Anantin, a peptide binding to the receptor of the atrial natriuretic factor (ANF) was isolated from a strain of Streptomyces coerulescens. The molecule consists of 17 natural L-amino acids which form a peptidic ring system. It has a MW of 1,871.0. The chemical composition is C90H111N21O24. The compound was found to bind competitively to ANF-receptors from bovine adrenal cortex (Kd = 0.61 microM). Furthermore, it dose-dependently inhibited the ANF-induced intracellular cyclic guanosine monophosphate accumulation in bovine aorta smooth muscle cells. At the same concentration no agonistic effects were detectable in these cells. Thus, anantin is considered to be the first microbially produced antagonist of the cardiac hormone, ANF.
( 1991 )
Anantin--a peptide antagonist of the atrial natriuretic factor (ANF). II. Determination of the primary sequence by NMR on the basis of proton assignments.
PMID : 1826288 : DOI : 10.7164/antibiotics.44.172
Anantin, a naturally occurring peptide from Streptomyces coerulescens, binds competitively to the receptor of atrial natriuretic factor (ANF) from bovine adrenal cortex (Kd = 0.6 microM) and acts as ANF antagonist. Protein chemical data and FAB-MS have identified anantin to be a cyclic polypeptide consisting of 17 common L-amino acids. The molecule is highly stable and precludes the application of standard sequencing methods. The primary sequence of anantin was determined by 2D 1H NMR spectroscopy and the application of advanced protein chemical methods to be Gly1-Phe2-Ile3-Gly4-Trp5-Gly6-Asn7-Asp8 -Ile9-Phe10-Gly11-His12-Tyr13-Ser14+ ++- Gly15-Asp16-Phe17. The molecule is cyclized between the beta-carboxyl group of Asp8 and the amino group of Gly1.
( 1998 )
Atrial natriuretic peptide induces acrosomal exocytosis of human spermatozoa.
PMID : 9486150 : DOI : 10.1152/ajpendo.1998.274.2.E218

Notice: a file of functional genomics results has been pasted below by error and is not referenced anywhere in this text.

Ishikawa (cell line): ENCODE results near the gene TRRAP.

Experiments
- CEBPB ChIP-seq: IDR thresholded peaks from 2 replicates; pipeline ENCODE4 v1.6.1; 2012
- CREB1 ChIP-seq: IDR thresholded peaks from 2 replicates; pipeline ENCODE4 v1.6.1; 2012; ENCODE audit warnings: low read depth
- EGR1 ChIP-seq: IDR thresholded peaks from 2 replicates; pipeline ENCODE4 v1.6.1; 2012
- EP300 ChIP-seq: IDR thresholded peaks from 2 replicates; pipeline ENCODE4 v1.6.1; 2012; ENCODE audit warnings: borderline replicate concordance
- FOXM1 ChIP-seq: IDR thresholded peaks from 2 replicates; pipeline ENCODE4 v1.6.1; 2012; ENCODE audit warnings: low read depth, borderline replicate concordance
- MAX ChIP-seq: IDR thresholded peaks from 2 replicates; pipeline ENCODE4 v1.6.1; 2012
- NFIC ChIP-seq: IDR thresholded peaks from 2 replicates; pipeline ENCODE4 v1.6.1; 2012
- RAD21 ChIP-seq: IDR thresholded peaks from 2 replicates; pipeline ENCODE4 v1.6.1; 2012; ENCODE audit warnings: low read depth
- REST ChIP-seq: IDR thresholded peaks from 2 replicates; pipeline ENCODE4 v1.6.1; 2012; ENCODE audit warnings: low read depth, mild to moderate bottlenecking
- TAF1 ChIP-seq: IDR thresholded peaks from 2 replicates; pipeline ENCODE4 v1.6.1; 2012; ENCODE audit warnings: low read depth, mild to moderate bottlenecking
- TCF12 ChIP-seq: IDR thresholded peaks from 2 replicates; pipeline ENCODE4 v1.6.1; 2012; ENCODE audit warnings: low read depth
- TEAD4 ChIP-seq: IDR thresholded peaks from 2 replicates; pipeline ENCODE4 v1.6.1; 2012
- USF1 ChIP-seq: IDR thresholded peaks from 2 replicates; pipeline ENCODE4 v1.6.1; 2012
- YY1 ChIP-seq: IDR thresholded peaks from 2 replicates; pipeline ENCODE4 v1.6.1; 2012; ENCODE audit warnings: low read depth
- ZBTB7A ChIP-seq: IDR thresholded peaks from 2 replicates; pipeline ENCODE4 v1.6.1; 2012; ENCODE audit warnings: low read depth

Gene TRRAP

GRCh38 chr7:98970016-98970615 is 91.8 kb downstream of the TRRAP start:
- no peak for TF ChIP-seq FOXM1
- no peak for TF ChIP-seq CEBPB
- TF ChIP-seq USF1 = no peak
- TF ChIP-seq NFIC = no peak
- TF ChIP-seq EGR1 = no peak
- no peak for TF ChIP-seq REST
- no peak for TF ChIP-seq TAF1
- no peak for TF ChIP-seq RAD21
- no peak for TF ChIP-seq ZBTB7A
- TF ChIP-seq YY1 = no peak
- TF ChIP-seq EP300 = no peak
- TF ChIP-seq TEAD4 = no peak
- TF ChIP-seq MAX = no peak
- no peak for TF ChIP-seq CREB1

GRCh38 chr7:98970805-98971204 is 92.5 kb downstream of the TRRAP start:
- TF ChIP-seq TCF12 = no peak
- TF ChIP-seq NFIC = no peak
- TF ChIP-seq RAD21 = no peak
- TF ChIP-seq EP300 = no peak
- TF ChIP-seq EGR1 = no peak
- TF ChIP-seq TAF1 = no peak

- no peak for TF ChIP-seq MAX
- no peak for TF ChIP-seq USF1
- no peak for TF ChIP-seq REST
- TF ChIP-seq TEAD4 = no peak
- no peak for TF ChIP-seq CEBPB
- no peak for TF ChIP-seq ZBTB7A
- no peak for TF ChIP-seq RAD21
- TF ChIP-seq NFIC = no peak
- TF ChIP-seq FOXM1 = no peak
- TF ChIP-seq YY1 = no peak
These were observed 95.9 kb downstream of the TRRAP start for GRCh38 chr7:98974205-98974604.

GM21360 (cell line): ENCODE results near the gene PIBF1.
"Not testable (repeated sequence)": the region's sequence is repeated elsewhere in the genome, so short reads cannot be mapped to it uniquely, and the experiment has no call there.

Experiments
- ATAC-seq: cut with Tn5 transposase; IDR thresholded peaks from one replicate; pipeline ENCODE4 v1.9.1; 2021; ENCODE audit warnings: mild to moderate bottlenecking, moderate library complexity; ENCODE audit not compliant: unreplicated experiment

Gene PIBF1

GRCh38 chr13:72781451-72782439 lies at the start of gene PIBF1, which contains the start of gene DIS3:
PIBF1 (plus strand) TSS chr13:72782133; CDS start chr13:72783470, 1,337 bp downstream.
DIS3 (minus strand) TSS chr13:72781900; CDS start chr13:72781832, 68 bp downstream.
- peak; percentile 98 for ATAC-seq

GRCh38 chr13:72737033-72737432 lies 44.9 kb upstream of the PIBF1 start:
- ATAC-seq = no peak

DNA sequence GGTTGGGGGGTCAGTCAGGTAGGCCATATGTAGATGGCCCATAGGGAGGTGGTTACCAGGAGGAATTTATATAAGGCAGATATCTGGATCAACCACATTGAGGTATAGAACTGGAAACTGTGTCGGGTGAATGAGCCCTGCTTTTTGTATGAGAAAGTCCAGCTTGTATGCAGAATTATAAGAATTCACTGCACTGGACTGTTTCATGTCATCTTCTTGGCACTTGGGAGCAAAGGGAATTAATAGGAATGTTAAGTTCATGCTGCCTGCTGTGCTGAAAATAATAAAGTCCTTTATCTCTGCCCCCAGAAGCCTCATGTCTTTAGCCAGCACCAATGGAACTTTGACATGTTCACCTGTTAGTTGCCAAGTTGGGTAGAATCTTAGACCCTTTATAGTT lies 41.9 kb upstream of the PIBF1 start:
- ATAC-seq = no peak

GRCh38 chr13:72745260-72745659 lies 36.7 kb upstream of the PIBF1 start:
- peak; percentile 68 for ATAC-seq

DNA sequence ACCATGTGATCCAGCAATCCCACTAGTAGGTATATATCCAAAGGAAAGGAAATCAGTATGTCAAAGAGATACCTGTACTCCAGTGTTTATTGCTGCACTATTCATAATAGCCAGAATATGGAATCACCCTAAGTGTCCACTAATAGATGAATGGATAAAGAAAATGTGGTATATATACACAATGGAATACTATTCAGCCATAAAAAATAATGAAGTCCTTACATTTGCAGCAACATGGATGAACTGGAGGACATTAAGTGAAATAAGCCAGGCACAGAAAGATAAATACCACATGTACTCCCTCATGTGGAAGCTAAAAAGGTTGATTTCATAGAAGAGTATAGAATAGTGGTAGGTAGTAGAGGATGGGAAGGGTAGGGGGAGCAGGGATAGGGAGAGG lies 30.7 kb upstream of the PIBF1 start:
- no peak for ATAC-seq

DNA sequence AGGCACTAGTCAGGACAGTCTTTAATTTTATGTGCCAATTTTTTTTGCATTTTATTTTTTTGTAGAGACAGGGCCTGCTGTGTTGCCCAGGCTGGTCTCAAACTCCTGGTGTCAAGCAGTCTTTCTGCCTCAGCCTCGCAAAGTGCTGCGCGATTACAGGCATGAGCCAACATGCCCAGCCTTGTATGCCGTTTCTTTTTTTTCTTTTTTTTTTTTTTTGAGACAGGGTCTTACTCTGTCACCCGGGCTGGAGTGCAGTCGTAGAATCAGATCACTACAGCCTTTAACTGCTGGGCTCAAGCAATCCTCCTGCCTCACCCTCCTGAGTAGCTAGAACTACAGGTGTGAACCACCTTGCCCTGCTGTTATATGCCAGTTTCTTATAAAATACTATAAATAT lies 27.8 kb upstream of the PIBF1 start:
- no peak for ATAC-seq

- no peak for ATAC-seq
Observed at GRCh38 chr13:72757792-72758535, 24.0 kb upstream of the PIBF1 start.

Acrosomal exocytosis in mammalian spermatozoa is a process essential for fertilization. We report here that atrial natriuretic peptide (ANP) markedly stimulates acrosomal exocytosis of capacitated human spermatozoa. Typically, ANP exerts some of its actions via activation of the ANP receptor (ANPR-A), a particulate guanylyl cyclase-linked receptor, and subsequent formation of guanosine 3',5'-cyclic monophosphate (cGMP). We found that ANP-stimulated acrosome reaction was inhibited by the competitive ANPR-A antagonist anantin, indicating a receptor-mediated process. A linear fragment of ANP, ANP-(13-28), and another ANP-like compound, brain natriuretic peptide, were inactive. The stimulatory effect of ANP on acrosome reaction was mimicked by the permeable cGMP analog, 8-bromo-cGMP (8-BrcGMP). Addition of the protein kinase C (PKC) inhibitors, staurosporine and GF-109203X, resulted in a dose-related inhibition of ANP-induced acrosome reaction. Also, downregulation of endogeneous PKC activity resulted in inhibition of ANP- but not 8-BrcGMP-induced acrosome reaction. Removal of extracellular Ca2+ abolished ANP-induced acrosome reaction. Thus ANP via Ca2+ influx, PKC activation, and stimulation of particulate guanylyl cyclase may play a role in the induction of acrosome reaction of human spermatozoa.